The COVID-19 Pandemic in Chiba Prefecture, Japan and Viet Nam: A Lesson-learned in COVID-19 Pandemic Control in These Two Populations

  1. Furuuchi KANA ,
  2. Yumi Ono ,
  3. Limeng CHHEANG ,
  4. Okada YUMA ,
  5. Nagai YOUSUKE ,
  6. Miu TAKEUCHI ,
  7. Kuga HIROTOSHI ,
  8. Le Hoa Duyen ,
  9. Thaingi Hlaing ,
  10. LE Tran Ngoan

Vol 3 No 1 (2020)

DOI 10.31557/apjec.2020.3.1.49-53

Abstract

 Aims: The study aimed to describe and compare the status of COVID-19 occurrence in Chiba prefecture and Viet Nam to recommend lesson-learned in COVID-19 control between two populations.
Methods: We used the official database of COVID-19 published online by the Chiba Prefectural Government, and the Viet Nam Ministry of Health. The database’s variables include ID, age, gender, residence, sources of infection, the onset date of symptoms, and the positive confirmation date. The observation period starts on 23 January 2020, when the first positive patient appeared in Viet Nam and the end on 13 July 2020.
Results: There were 1,166 and 373 positive cases, giving the estimated number of positive cases per million persons was 186.2 and 3.9 in Chiba and Viet Nam, respectively. The ratio of asymptomatic patients to those with symptomatic in Viet Nam is much higher than Chiba prefecture (3.14 vs. 0.15). In Chiba, there were two waves of COVID-19 occurrence; the first wave reached a peak on 28 Mar. 2020 with 64 positive cases and the second wave reached a peak on 11 Jul. 2020 with 29 positive patients. In Viet Nam, the first local case was on 23 Jan. 2020 and the last local case was on 16 Apr. 2020. During the last 88 days, from 16 Apr to 13 Jul. 2020, there were no local positive cases.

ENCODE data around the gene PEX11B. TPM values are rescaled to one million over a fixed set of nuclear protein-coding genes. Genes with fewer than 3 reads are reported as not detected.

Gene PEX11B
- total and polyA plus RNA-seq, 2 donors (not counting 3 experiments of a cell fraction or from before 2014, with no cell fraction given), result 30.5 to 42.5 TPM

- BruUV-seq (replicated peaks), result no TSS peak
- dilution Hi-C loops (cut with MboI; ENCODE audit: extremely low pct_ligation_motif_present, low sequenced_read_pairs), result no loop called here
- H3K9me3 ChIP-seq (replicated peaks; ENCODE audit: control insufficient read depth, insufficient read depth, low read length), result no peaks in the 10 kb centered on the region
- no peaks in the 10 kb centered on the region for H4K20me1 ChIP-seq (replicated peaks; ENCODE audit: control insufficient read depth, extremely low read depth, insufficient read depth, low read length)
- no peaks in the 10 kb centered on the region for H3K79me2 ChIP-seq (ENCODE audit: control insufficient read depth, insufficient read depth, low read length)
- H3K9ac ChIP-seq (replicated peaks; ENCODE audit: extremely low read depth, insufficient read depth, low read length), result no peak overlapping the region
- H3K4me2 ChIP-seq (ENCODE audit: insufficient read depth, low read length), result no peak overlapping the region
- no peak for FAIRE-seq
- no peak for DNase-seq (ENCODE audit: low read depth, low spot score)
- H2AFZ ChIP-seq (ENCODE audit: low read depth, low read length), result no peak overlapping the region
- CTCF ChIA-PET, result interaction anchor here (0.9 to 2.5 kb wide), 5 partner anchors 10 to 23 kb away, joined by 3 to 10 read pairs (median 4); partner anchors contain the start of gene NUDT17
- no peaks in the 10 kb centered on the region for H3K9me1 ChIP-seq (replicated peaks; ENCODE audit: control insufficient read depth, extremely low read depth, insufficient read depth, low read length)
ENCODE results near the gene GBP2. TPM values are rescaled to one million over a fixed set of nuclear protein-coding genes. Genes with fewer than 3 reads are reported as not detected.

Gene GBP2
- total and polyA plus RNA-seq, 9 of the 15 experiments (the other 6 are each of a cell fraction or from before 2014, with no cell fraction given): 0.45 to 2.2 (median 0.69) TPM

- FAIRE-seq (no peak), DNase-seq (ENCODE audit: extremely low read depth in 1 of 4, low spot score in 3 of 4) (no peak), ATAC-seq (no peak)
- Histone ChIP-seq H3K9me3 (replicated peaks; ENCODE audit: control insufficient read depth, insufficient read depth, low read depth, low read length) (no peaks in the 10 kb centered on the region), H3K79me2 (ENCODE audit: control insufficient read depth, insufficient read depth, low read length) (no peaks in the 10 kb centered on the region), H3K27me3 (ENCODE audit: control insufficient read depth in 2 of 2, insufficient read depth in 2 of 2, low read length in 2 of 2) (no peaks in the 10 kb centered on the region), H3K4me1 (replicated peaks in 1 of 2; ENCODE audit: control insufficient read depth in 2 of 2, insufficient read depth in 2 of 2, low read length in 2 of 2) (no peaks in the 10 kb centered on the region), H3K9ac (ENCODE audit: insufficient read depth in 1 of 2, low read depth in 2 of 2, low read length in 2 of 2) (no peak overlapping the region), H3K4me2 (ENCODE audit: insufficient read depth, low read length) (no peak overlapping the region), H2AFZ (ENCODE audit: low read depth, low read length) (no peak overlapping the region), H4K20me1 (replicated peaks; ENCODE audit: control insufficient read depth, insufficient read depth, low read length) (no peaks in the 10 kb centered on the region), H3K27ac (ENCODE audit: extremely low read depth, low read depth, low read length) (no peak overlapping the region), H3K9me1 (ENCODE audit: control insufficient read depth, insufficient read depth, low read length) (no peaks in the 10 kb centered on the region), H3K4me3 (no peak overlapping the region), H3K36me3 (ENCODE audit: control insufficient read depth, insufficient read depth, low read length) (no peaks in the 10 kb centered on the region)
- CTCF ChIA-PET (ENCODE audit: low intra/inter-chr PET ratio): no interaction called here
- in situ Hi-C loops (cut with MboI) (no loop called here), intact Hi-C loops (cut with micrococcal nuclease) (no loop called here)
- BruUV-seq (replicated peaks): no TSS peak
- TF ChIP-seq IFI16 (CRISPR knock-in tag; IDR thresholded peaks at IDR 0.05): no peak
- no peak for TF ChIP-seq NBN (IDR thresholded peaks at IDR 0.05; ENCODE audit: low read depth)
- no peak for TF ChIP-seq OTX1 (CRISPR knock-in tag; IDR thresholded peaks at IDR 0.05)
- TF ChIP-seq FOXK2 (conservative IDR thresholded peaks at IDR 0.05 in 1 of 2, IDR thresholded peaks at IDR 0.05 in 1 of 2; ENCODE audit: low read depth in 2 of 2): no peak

Conclusions: The findings suggest that the prohibition of unnecessary commuting, meeting at the public places, and night outings of the 20-60 age group of people should be very effective in preventing infection spread. More importantly, as a lesson-learned from Viet Nam, we need to take action of testing, tracing, isolating suspected people who have closely contacted the confirmed positive cases, and quarantine people at the port of entry and immigration as fast as possible before the situation gets worse.

Introduction

The COVID-19 pandemic has exploded since cases reported in China in December 2019 [1-2-3-4-5-6]. The COVID-19 pandemic is now spreading all over the world including Japan [7-8]. The first COVID-19 positive patient in Japan was reported on 15 January 2020 [9]. After that, the first positive patient in Chiba prefecture was reported on 30 January 2020 [10].

The most common presenting symptoms are cold symptoms, such as cough (86%), fever or chills (85%), and shortness of breath (80%), diarrhea (27%), and nausea (24%) [1-3-8]. Most people infected with the COVID-19 virus will experience mild and moderate respiratory problems and then recover without requiring any special treatments. That is why they may not notice that they had COVID-19. However, a few people get worse and develop pneumonia, and then they may go into death. Aggravation rate and mortality are the highest in people aged 65 or older and those who live in a nursing home or a long-term care facility. Other risks for COVID-19 include hypertension, cardiovascular disease, diabetes, chronic respiratory disease, cancer, renal disease, and obesity [8]. Whether they develop severe symptoms or not, most people of the coronavirus carrier will infect other people with the coronavirus. On the other hand, even if they have only mild symptoms, a few people of the coronavirus carrier will infect many people with the coronavirus at once. This is the cluster [4-6]. Besides, there are no specific vaccines or treatments for COVID-19 so far. That is why we have to prevent coronavirus infection [8].